Unquestionably North Korean state organs lurk somewhat sinisterly behind the whole enterprise, overseeing arrangements and ultimately exploiting their talented citizens to earn much-needed foreign currency, but when things go smoothly, such deals can still be seen to offer some benefit to all concerned. Individual Koreans make personal economic gains and get at least a limited firsthand glimpse of the outside world, and the Chinese side obtains a new selling point for its services.
The Kunlun’s excitement at the young women’s arrival was palpable, and promotional posters promised that “intimate performances” in the dining room where “all the waitresses and performers are from North Korea” could happily cater for weddings and birthday parties.
Yet with another establishment, the DPRK Nanyuanguan restaurant just across town, the Kunlun was not the only place in Hunchun with North Korean performers. Alas, the show which the girls and the hotel put together over the ensuing months therefore spared little effort to set itself apart.
Entering the dining room at around 6 p.m., one would be greeted politely in Chinese by a throng of smiling Koreans and, once seated, service would be attentive as several waitresses would encourage the customer to prod his or her order into an electronic menu on a clunky domestically produced Chinese Android tablet. This was a novel step, but the true innovation was in the performance which began shortly afterwards.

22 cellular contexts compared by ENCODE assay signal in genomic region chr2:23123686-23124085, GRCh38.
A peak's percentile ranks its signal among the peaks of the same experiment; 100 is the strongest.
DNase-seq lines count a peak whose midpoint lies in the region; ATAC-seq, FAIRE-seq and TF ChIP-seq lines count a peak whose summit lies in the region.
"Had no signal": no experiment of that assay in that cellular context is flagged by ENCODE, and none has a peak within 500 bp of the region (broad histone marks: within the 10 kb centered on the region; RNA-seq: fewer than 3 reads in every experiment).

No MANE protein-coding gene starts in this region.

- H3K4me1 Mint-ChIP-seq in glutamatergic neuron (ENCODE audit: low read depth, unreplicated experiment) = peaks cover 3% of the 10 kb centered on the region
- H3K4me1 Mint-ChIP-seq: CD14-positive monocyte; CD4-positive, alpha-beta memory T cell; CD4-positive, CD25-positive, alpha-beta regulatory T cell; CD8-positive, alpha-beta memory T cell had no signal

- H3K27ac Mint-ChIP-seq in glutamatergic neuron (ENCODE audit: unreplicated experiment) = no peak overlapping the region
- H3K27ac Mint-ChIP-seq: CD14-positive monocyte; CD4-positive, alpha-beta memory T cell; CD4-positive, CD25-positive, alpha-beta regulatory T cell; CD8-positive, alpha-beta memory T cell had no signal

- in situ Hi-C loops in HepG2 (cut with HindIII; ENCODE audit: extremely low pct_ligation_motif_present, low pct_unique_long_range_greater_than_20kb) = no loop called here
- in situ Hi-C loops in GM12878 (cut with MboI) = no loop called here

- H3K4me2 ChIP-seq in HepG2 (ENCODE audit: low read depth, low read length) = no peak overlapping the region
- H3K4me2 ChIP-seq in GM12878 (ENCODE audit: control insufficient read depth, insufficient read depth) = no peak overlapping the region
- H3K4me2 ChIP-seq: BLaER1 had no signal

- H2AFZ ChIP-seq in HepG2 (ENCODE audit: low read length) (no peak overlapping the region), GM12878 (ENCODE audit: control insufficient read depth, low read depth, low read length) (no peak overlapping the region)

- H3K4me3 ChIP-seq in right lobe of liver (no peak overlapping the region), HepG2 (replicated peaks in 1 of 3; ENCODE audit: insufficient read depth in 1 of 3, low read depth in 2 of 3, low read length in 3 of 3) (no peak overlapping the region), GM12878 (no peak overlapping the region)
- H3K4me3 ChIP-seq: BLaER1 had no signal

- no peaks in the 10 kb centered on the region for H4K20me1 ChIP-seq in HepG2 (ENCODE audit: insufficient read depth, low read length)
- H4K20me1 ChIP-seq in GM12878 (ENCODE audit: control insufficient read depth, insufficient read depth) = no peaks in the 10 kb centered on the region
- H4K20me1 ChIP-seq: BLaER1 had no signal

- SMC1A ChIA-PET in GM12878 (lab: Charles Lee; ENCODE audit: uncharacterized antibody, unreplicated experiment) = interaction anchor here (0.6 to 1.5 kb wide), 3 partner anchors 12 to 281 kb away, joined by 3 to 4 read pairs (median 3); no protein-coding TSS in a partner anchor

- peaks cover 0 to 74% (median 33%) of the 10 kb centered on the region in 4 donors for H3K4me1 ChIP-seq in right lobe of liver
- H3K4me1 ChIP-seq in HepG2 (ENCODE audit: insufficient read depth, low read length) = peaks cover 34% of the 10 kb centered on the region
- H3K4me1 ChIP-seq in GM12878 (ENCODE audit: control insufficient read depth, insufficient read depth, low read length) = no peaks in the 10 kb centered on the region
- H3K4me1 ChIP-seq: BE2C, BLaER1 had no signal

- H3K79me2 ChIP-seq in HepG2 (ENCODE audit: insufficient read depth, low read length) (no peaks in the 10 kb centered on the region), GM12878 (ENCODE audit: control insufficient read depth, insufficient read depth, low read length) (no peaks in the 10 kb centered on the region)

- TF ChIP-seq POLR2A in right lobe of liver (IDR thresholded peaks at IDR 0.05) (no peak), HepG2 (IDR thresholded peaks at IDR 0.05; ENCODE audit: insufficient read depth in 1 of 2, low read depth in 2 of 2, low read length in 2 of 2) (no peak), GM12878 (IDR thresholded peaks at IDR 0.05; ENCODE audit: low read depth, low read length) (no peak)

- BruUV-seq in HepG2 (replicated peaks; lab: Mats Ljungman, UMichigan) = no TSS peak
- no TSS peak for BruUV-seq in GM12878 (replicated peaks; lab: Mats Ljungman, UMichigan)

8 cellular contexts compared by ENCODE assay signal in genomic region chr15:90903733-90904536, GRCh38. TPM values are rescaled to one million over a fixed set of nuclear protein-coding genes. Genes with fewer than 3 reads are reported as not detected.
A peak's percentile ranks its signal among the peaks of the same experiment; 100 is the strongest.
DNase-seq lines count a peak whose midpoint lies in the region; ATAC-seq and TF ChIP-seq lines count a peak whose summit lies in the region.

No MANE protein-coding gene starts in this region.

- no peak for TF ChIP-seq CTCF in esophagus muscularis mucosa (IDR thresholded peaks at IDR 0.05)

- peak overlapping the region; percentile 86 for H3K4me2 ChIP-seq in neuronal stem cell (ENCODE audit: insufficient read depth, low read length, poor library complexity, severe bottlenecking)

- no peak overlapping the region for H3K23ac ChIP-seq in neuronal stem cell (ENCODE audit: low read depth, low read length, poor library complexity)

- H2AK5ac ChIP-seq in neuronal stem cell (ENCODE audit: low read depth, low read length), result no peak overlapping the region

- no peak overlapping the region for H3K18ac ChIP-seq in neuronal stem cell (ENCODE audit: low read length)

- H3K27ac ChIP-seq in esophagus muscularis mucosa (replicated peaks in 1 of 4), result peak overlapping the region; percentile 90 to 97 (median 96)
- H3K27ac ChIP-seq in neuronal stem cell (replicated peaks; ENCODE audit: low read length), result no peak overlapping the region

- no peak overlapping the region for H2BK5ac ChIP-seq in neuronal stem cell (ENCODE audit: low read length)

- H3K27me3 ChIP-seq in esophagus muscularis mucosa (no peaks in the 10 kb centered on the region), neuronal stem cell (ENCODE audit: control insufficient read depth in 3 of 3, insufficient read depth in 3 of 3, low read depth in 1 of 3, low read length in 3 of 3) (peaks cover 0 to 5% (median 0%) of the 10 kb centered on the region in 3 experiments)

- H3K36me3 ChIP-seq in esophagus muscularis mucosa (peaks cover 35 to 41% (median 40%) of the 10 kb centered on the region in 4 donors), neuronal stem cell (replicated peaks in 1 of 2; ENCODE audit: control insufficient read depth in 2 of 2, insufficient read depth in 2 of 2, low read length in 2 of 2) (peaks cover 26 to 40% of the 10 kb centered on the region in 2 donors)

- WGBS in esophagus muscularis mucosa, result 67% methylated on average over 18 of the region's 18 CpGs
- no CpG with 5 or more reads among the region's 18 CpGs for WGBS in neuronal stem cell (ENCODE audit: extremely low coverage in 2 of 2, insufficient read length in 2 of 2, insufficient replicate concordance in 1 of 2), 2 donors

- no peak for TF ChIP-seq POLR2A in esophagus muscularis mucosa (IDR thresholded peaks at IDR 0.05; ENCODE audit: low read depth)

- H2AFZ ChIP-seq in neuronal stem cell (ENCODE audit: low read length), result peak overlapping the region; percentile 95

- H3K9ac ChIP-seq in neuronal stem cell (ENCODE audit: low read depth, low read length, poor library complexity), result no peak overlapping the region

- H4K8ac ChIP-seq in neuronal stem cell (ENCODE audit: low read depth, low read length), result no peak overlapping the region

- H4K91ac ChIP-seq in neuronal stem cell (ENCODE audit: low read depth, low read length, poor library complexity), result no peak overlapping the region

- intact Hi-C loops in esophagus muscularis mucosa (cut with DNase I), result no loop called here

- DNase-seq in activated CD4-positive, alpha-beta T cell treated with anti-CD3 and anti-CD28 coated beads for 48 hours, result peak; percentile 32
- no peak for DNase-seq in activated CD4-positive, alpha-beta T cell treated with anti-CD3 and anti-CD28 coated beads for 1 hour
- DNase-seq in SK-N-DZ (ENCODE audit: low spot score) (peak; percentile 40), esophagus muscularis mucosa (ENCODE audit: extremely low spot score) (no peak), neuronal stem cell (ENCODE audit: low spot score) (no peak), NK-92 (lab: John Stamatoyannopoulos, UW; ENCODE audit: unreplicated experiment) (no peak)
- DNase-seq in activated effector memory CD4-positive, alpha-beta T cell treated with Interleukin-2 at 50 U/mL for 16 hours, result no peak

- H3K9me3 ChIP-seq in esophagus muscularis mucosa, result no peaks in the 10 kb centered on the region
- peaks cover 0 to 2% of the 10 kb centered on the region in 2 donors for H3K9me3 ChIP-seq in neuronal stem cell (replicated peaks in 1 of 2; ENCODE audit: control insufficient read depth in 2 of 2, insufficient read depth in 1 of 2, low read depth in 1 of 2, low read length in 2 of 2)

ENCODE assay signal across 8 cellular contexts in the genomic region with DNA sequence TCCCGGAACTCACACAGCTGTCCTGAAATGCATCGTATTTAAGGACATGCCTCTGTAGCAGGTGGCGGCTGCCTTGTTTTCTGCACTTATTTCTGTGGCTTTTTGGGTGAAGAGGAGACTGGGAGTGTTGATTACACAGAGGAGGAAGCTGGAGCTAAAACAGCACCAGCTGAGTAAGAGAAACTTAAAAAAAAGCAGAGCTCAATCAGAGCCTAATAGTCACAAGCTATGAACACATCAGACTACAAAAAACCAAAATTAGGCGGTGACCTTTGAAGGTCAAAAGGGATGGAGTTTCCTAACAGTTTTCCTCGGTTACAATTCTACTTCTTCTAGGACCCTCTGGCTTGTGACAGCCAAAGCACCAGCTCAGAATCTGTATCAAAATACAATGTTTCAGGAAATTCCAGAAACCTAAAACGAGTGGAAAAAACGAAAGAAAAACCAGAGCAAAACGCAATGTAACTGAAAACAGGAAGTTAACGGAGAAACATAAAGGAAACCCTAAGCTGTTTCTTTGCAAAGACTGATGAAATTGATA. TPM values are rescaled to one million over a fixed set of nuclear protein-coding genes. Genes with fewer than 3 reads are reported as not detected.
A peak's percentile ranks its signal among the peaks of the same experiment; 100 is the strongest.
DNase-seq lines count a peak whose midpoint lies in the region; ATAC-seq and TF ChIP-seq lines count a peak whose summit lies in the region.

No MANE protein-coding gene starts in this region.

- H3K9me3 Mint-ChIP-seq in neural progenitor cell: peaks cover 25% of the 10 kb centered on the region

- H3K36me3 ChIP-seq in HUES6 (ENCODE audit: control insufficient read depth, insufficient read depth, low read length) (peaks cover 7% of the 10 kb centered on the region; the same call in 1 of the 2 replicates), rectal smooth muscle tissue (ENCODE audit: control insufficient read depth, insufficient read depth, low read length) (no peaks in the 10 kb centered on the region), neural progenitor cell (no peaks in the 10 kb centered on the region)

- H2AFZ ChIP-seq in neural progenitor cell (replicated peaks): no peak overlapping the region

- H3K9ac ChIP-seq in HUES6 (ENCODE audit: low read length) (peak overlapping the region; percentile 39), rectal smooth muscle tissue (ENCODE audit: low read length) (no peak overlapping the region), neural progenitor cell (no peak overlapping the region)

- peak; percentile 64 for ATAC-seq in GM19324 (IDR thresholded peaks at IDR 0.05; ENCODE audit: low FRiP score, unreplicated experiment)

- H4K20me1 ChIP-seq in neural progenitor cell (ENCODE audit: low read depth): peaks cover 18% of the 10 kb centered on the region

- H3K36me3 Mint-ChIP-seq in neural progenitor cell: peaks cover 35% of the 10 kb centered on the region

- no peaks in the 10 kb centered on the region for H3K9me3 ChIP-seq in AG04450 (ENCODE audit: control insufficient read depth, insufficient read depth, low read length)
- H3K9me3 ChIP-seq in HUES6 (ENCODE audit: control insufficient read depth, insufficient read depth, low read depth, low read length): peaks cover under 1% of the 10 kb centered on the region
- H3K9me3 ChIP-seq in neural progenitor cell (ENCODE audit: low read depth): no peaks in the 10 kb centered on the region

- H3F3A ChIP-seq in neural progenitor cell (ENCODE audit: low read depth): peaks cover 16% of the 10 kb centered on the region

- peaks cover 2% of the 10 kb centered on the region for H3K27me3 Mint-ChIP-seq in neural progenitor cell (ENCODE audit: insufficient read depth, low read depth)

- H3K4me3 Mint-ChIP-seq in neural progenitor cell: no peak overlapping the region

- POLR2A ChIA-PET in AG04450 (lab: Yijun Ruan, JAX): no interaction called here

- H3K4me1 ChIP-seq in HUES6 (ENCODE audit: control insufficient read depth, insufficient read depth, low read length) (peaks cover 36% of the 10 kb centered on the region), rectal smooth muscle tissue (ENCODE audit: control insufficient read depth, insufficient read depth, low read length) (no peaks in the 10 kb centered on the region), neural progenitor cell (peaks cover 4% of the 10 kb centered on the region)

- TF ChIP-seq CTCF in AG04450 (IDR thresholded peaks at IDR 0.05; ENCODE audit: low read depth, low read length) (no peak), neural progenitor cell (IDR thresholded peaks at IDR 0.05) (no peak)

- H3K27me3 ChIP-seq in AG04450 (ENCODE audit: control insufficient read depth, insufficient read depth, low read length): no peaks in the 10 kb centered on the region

In a highly unusual move for shows by DPRK groups in Yanbian, and indeed those which foreign visitors see in North Korea itself, the first song was never the classic, but somewhat overdone, opener Pleased to Meet You (Pangapsumnida).
Instead an energetic instrumental number took its place, giving full play to the two keyboards, electric guitar, bass and drums which – borrowing much from the Kim Jong Un-backed Moranbong Band – formed the instrumental backing. The stringed wooden gayageums and galgo drums still favored by more traditional Yanbian DPRK acts were nowhere to be seen.